Enchanted Forest Review

Ravensburger is known for releasing high-quality, fun games. Though perhaps not as popular or well-known as some of the larger companies, especially outside Europe, Ravensburger’s offerings typically do not disappoint, especially when children are involved.

Enchanted Forest doesn’t quite meet with the quality level of some of Ravensburger’s other titles, but it’s still a decent amount of fun for younger audiences.

Set in a fairy tale world, which isn’t a surprise given the light-hearted box art and name, Enchanted Forest is essentially a glorified game of Memory. Players begin in a town on one side of a board covered in trees. On the opposite side of the board is a castle. Players must move through the forest by rolling dice, investigating trees as they go along.

Each tree has an object or character from a fairy tale on its bottom, corresponding to a card in a deck set inside the castle. Once the players have found the tree with a symbol that matches the face-up card from the deck, they must rush to the castle, land on a space with a key, and correctly identify which tree has the symbol. Get it right and you get the card. Get it wrong and you’re tossed back to town to traipse through the forest again. The first player with three cards wins.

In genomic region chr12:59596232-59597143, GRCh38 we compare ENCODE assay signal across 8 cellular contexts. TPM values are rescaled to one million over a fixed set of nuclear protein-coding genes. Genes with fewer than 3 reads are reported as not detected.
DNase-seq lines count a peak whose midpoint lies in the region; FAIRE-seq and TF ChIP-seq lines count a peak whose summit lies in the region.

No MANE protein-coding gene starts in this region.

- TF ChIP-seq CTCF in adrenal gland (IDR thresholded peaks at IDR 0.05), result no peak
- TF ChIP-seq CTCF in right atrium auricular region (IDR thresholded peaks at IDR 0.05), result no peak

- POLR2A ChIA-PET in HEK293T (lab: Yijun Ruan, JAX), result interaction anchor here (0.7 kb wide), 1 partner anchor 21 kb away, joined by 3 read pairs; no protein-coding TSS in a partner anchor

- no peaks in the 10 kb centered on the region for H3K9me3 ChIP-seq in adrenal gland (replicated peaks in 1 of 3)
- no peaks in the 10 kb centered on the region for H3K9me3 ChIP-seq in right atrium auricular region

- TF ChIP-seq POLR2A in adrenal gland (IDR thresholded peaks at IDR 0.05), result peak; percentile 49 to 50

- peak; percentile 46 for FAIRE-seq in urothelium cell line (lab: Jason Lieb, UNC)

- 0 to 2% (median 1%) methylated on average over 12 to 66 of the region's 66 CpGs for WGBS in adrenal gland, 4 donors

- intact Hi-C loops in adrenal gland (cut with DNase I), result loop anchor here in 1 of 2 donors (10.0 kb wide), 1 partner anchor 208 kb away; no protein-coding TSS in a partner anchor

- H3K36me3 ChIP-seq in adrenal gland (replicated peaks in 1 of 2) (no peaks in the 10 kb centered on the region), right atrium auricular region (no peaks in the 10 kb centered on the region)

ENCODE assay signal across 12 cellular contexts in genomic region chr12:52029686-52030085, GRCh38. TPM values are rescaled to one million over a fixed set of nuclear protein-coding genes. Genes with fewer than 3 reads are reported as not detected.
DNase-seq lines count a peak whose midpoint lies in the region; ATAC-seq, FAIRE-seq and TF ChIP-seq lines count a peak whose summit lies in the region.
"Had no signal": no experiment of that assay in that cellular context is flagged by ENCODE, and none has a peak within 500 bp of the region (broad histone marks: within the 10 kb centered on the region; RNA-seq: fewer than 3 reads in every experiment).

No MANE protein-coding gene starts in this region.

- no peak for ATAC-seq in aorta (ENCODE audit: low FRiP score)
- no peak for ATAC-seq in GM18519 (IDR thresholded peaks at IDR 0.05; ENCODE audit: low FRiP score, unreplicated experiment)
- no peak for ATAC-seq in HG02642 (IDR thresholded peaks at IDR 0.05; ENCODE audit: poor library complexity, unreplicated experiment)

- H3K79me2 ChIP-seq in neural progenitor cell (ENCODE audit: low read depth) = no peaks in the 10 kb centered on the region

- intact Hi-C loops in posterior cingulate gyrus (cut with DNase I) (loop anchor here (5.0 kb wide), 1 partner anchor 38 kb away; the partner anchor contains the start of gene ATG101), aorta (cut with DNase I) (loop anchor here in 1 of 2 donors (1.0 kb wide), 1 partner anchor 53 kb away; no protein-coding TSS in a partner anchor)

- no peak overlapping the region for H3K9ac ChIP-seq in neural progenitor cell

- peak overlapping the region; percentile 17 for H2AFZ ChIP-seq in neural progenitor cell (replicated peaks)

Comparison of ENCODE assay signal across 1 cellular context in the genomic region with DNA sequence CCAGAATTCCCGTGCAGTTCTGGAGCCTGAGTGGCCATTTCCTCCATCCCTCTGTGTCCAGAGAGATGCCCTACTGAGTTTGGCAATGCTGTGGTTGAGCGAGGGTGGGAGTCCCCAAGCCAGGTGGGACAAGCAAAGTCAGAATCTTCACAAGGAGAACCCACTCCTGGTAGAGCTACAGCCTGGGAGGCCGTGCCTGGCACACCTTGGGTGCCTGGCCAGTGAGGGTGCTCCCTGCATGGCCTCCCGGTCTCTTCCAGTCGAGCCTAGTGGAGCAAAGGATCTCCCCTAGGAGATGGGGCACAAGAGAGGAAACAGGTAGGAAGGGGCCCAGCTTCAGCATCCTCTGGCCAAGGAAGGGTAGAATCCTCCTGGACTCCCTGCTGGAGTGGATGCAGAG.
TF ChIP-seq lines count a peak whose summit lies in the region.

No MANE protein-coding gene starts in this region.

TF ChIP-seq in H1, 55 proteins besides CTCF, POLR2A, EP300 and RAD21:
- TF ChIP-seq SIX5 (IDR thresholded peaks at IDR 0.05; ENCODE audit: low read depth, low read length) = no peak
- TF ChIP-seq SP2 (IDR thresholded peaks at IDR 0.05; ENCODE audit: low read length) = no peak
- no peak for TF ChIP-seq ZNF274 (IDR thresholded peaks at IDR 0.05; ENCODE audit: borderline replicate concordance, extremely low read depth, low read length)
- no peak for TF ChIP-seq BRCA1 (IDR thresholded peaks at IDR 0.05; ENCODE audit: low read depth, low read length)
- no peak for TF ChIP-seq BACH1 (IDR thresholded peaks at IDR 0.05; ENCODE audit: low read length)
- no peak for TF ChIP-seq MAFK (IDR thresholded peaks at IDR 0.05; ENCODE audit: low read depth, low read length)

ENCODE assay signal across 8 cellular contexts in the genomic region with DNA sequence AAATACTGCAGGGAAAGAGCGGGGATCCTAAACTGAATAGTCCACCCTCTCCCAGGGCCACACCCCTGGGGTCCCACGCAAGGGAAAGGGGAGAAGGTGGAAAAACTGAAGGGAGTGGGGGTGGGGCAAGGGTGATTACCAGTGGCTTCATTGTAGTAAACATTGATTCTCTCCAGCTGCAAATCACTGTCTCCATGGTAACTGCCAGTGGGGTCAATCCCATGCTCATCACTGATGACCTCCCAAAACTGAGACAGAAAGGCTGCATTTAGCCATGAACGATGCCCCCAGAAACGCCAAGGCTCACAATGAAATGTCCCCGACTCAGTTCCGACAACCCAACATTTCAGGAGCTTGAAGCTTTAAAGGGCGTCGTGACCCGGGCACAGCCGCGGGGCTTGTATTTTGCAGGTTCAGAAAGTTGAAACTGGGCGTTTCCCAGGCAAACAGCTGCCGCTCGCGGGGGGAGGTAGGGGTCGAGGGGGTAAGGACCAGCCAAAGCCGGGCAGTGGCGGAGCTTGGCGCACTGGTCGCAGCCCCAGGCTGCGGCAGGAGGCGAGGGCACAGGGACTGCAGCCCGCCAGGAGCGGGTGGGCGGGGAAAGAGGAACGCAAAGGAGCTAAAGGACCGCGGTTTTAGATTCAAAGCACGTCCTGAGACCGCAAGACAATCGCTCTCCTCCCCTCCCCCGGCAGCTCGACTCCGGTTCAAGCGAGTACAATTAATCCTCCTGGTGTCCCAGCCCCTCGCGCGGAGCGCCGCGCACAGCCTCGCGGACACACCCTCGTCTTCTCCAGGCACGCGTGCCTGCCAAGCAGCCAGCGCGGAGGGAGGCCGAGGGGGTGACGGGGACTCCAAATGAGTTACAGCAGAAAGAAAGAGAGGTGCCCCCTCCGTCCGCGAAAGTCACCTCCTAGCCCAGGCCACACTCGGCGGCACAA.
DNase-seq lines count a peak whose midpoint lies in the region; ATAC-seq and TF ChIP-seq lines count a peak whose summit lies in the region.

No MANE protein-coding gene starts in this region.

And that… is… it. There’s not much else to Enchanted Forest.

Unlike many other Ravensburger games that can change significantly between plays or allow for dramatic shifts in player strategy, Enchanted Forest is roughly the same each go around. The only change is in the locations of the trees, and getting cards from these trees requires little more than a stable memory.If you can remember where a particular symbol is hidden, you need only rely on lucky dice rolling to win.

For this reason adults and older children will probably find Enchanted Forest a little boring, and unsuitable for any but the youngest of kids. Enchanted Forest doesn’t try to stretch out to older demographics, so the basic game play works well enough as it is.

Most impressive is Enchanted Forest’s presentation. Like all Ravensburger games it’s nicely durable, with a strong box, a flexible board and solid wood pieces. It also boasts attractive hand-painted art on the cards, trees, and box cover, as well as a nice mural on the inside of the box itself. The product is successfully reminiscent of the fairy tales it seeks to emulate. Enchanted Forest should last a long time if you show it a minimum of care and keep track of the pieces.

There’s not much point buying Enchanted Forest unless you have kids or you’re a collector. Even older gamers with fond memories will probably find the game rather stale, as it’s just too easy for grown-ups to enjoy. Break it out for a family game night every now and then, though, and Enchanted Forest should prove adequately fun.